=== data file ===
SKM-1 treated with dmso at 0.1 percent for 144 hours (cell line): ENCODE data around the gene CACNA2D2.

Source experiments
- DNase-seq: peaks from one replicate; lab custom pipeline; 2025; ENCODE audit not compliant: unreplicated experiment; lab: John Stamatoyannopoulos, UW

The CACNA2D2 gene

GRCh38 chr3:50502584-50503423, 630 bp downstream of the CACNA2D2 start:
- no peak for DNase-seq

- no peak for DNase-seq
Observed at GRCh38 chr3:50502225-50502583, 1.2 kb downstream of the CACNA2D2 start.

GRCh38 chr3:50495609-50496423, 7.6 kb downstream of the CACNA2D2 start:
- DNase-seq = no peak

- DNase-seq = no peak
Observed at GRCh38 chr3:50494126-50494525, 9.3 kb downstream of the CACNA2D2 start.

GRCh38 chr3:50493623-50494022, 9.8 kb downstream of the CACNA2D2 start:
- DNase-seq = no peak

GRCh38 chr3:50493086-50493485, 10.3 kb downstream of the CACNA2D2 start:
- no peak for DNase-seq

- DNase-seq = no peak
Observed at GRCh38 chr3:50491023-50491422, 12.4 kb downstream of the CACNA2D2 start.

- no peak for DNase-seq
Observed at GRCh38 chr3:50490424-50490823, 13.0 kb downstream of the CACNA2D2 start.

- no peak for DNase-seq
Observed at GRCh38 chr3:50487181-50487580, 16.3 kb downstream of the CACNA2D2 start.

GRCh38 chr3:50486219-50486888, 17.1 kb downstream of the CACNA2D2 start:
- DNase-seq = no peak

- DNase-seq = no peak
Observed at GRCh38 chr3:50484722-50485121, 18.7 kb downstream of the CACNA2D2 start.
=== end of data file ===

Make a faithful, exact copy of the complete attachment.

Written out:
SKM-1 treated with dmso at 0.1 percent for 144 hours (cell line): ENCODE data around the gene CACNA2D2.

Source experiments
- DNase-seq: peaks from one replicate; lab custom pipeline; 2025; ENCODE audit not compliant: unreplicated experiment; lab: John Stamatoyannopoulos, UW

The CACNA2D2 gene

GRCh38 chr3:50502584-50503423, 630 bp downstream of the CACNA2D2 start:
- no peak for DNase-seq

- no peak for DNase-seq
Observed at GRCh38 chr3:50502225-50502583, 1.2 kb downstream of the CACNA2D2 start.

GRCh38 chr3:50495609-50496423, 7.6 kb downstream of the CACNA2D2 start:
- DNase-seq = no peak

- DNase-seq = no peak
Observed at GRCh38 chr3:50494126-50494525, 9.3 kb downstream of the CACNA2D2 start.

GRCh38 chr3:50493623-50494022, 9.8 kb downstream of the CACNA2D2 start:
- DNase-seq = no peak

GRCh38 chr3:50493086-50493485, 10.3 kb downstream of the CACNA2D2 start:
- no peak for DNase-seq

- DNase-seq = no peak
Observed at GRCh38 chr3:50491023-50491422, 12.4 kb downstream of the CACNA2D2 start.

- no peak for DNase-seq
Observed at GRCh38 chr3:50490424-50490823, 13.0 kb downstream of the CACNA2D2 start.

- no peak for DNase-seq
Observed at GRCh38 chr3:50487181-50487580, 16.3 kb downstream of the CACNA2D2 start.

GRCh38 chr3:50486219-50486888, 17.1 kb downstream of the CACNA2D2 start:
- DNase-seq = no peak

- DNase-seq = no peak
Observed at GRCh38 chr3:50484722-50485121, 18.7 kb downstream of the CACNA2D2 start.